Whether it's unclogging pipes or sewing pillowcases for a multinational furniture giant, some of the hundreds of thousands of Syrian women who have fled to Jordan in recent years are going to great lengths to make ends meet.Von Christoph Sydow und Philipp Breu
Many in the Middle East view homosexuality as a sin. The Jordanian Khalid Abdel-Hadi started an Arabic LGBT magazine as a teenager to combat the many taboos and stereotypes in the region. Now he has many thousands of readers.Von Franziska Tschinderle und Bradley Secker
Hundreds of thousands of Syrians fled the violence in their homeland to Jordan. Many still live in camps while others have tried to start new lives in the city. Here, they speak of the challenges they face.Von Franziska Tschinderle und Bradley Secker
An "historic" agreement between Israel, Jordan and the Palestinians is supposed to save the shrinking Dead Sea. But some environmentalists believe the plan to pump water from the Red Sea could do the salt lake more harm than good.Von Julia Amalia Heyer und Samiha Shafy
Local mafia controls a Jordanian camp housing over 100,000 war refugees from Syria. A German aid worker competing with these criminals is determined to preserve the camp residents' dignity.Von Takis Würger
The Islamic Action Front, the political wing of Jordan's Muslim Brotherhood, boycotted last week's parliamentary elections in protest at what it sees as a rigged electoral system. SPIEGEL talked to party member Dima Tahboub about the country's political future.
The ruins of the ancient city of Petra lay hidden until 1812, when a Swiss explorer stumbled upon them in modern-day Jordan. Two centuries later, a new exhibition in Basel brings together some 150 artifacts that shed light on how this mysterious culture of spice traders carved a luxurious oasis into the rocks of the desert.Von Matthias Schulz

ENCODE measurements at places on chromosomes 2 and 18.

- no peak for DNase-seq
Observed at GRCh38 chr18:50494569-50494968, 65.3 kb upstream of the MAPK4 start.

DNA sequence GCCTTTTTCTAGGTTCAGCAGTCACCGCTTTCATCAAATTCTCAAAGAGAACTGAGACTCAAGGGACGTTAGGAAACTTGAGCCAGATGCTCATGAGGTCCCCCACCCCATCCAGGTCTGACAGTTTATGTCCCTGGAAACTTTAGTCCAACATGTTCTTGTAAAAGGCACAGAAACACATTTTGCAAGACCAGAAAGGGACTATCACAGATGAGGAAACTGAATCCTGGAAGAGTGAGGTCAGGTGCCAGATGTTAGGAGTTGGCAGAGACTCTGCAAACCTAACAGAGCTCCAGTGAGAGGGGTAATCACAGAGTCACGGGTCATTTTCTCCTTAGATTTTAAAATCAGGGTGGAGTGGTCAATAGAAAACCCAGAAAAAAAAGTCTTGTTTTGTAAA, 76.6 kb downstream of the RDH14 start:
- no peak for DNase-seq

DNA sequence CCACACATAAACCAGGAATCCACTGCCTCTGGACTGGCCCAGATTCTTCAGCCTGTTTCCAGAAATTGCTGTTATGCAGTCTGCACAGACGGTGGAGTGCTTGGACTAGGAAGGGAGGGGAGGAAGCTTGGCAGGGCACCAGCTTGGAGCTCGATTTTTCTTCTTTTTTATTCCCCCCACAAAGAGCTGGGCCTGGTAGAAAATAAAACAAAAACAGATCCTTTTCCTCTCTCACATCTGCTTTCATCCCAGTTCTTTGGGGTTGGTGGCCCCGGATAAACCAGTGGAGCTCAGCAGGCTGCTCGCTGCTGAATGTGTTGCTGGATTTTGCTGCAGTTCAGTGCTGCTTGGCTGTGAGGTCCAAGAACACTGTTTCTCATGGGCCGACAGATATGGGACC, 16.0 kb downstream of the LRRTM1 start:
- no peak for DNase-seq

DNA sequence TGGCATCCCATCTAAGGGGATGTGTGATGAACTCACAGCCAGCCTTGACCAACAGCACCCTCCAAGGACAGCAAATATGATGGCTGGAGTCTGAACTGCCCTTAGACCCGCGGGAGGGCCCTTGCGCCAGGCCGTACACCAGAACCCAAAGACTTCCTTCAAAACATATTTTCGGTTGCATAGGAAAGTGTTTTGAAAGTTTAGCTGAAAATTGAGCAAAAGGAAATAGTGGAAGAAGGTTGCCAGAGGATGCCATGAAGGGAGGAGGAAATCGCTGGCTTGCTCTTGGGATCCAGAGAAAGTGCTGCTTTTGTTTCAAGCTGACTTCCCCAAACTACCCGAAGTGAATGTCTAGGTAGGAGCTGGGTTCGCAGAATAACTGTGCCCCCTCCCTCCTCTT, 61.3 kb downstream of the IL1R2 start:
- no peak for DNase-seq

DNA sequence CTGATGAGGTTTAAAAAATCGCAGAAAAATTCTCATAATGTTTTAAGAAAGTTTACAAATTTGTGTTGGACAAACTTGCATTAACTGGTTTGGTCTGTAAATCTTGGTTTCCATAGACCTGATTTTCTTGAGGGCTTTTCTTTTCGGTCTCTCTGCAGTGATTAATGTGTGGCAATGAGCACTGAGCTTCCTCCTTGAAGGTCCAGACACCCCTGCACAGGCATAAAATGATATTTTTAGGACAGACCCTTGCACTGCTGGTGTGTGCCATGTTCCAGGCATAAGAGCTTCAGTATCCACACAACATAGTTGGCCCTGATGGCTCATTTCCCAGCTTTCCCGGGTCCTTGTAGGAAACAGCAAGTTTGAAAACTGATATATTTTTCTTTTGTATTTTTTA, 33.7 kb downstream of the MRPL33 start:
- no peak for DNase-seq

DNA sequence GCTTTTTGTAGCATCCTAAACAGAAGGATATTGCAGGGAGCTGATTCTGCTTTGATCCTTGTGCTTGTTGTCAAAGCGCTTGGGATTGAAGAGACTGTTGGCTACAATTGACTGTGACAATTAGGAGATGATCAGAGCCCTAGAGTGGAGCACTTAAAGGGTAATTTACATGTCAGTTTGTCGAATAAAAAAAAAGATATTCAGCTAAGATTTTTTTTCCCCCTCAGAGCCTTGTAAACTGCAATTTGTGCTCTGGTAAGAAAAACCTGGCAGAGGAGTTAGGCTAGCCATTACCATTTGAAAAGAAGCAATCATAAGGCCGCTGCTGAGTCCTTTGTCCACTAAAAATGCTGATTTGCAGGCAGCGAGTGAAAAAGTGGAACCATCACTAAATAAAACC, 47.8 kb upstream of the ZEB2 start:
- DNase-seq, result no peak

The world is looking on with fascination and fear as the Arab world goes through the political transformation of the century. But will the region's future be marked by democratic peace or civil war? Four past upheavals contain lessons for what comes next.Von Bernhard Zand
The Egyptian revolution is fragile, and it isn't yet clear where it will lead. Still, it does provide reason for hope: Those reaching for power are not bearded old men, but young people who yearn for democracy. They have impressed the world, inspired their neighbors and forced the West to allow an old ally to fall. By SPIEGEL Staff
After drawing a cartoon of the Prophet Muhammad with a lit bomb in his turban in 2005, Kurt Westergaard has lived under constant police protection. Now Jordan wants to prosecute the Dane. In a SPIEGEL ONLINE interview he discusses the legal summons and his anger.
The Dead Sea is rapidly shrinking. Its coastlines are crumbling and its water is becoming too salty. Now Israel and Jordan plan to build a huge canal to divert water from the Red Sea in a bid to save the ailing sea.Von Samiha Shafy
One in ten Iraqis has left the country. Baghdad's elite are trying to make ends meet in neighboring Jordan and Syria. Washington wants the United Nations to address the refugee crisis. In the meantime, the country is losing its best minds -- the very people needed to rebuild Iraq.Von Amira El Ahl, Volkhard Windfuhr und Bernhard Zand
Al-Qaida has claimed responsibility for three synchronized bomb blasts at international luxury hotels in the Jordanian capital Amman, killing at least 57 and injured hundreds on Wednesday night. Elsewhere, Tony Blair suffers a legislative setback in his war on terror and George Bush proclaims World Freedom Day.